The Will to Disbelieve - Atheism as Wish Fulfillment

Few things are as vital to understand about man as the two complementary truths that he is both created in the image of God and he is fallen.[1] The first ensures that the existence of God is something man cannot not know; the second that some men will nevertheless deny they know it.
The image of God in man is the basis for what Calvin refers to as a sensus divinitatis. “There is,” he says, “within the human mind, and indeed by natural instinct, an awareness of divinity.”[2]
He observes further,
To prevent anyone from taking refuge in the pretense of ignorance, God himself has implanted in all men a certain understanding of his divine majesty… Since, therefore, men one and all perceive that there is a God and that he is their Maker, they are condemned by their own testimony because they have failed to honor him and to consecrate their lives to his will.[3]
Furthermore, this “awareness of divinity” is inescapable.
That there is some God, is naturally inborn in all, and is fixed deep withi…

The New Testament's most prolific authors

Have you ever wondered who the most prolific authors of the New Testament are? Well, wonder no more because here's the skinny: the top three by far are Luke, Paul, and John. Some people will perhaps be surprised to learn that Paul doesn’t stand at the head of the list. The claim is often made that he wrote most of the New Testament. No so. To be sure, he wrote the most books, but Luke wrote the most words, although their totals are very close to each other. Together, the two men wrote just over half of the New Testament. Of the 138,020 Greek words in the New Testament, Luke wrote 27.5 percent (37,932). Paul wrote 23.5 percent (32,408). If we take Hebrews to have been written by Paul—the traditional view, though opposed by the consensus of modern biblical scholarship—then the numbers are almost identical. The total number of words written by Paul rises to 37,361 (or 27.1 percent of the total).For a break down of the numbers, see the two charts below.
And here's the breakdown if …

The Progress of the Gospel in the Book of Acts

The book of Acts follows the progress of the gospel from the time of our Lord’s resurrection and ascension, which occurred in a.d. 30, to the time that Paul reached Rome as a prisoner in about a.d. 60. The first twelve chapters follow the ministry of Peter; the remaining chapters follow the ministry of Paul.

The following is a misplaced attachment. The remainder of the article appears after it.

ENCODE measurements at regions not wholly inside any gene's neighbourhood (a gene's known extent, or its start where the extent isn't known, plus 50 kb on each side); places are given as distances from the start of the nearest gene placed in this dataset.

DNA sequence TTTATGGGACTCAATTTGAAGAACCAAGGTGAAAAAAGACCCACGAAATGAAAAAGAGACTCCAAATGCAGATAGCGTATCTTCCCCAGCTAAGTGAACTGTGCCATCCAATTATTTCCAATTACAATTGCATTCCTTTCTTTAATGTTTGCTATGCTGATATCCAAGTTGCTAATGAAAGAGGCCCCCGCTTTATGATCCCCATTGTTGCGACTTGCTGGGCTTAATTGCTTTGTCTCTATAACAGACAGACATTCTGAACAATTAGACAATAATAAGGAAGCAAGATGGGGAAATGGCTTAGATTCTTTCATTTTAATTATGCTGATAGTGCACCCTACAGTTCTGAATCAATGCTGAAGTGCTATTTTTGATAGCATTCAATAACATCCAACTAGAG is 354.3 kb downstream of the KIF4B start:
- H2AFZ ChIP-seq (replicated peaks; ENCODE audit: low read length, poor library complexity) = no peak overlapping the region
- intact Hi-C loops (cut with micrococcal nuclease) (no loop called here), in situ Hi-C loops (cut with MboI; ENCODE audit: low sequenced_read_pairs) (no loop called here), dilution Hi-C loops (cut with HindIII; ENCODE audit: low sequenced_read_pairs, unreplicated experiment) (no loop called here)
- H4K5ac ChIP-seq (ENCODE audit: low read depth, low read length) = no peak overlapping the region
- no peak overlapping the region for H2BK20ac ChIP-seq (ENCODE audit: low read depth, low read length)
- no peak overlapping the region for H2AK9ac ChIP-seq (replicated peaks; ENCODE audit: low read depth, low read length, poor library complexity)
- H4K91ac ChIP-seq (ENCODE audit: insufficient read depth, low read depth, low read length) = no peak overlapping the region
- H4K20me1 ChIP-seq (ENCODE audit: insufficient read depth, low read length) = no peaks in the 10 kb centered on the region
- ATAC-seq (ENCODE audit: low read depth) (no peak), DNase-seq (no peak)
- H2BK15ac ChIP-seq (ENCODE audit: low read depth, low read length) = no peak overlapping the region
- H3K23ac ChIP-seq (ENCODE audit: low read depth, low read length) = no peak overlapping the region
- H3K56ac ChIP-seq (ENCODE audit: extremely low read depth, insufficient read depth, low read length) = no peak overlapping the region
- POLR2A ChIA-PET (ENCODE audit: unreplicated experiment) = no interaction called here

Jesus himself provides us with an overview of the progress of the gospel in geographical terms in 1:8 when he says to the twelve: “You will receive power when the Holy Spirit has come upon you, and you will be my witnesses in Jerusalem and in all Judea and Samaria, and to the end of the earth.” This is how the book unfolds, by recounting the witness of the apostles:
In Jerusalem: chaps. 1-7
In Judea and Samaria: chaps. 8-9
To the ends of the earth: chaps. 10-28

This geographical progression roughly corresponds to an ethnic progression of the gospel.
In Jerusalem: chaps. 1-7 Jews In Judea and Samaria: chaps. 8-9 Half-Jews To the ends of the earth: chaps. 10-28 Non-Jews
We unders…

The Providence of God

In the book of First Samuel, when we’re first introduced to Saul, whom the Lord had chosen to become Israel’s first king, we find a remarkable instance of God’s providence.
Saul was the son of a wealthy man named Kish. As it happened, Kish’s donkeys wandered off, and he sent his son to go find them. After three days of searching without success, Saul determined to return home, lest his father cease to be worried about the donkeys and begin to worry about his son. But Saul’s servant advised that since they were so near to Ramah, the city of the prophet Samuel, they ought to consult him to see if he could divine the location of the missing donkeys. This is where the curtain is pulled back for just a moment and we’re allowed a glimpse of the secret working of God. The day before Saul arrived in Ramah, the Lord had said to Samuel, “Tomorrow about this time I will send to you a man from Benjamin, and you shall anoint him to be prince over my people Israel” (9:16).
Did you catch it? It's n…

The Copernican Revolution and Man's place in the Universe

In a previous post we noted the conventional wisdom that posits an eternal conflict between Christianity and science, a narrative made plausible only by a selective reading of the historical evidence.
One of the many subplots of this narrative is the Columbus and the Flat Earth Myth. The truth is that virtually no educated person in Columbus’ day believed the earth was flat—not leaders in church or state, not university professors, and probably not even the average medieval serf plowing the field of his lord.
Another subplot focuses on the supposedly catastrophic consequences of the Copernican Revolution for the Christian faith. Prior to the 16th century nearly everyone took for granted that the earth lay at the center of the universe, a view known as geocentrism. This certainly seemed obvious enough. After all, do we not see the sun, moon, and stars move across the sky? What could be more obvious than the fact that the heavenly bodies circle a stationary earth?
The ancient astronomer…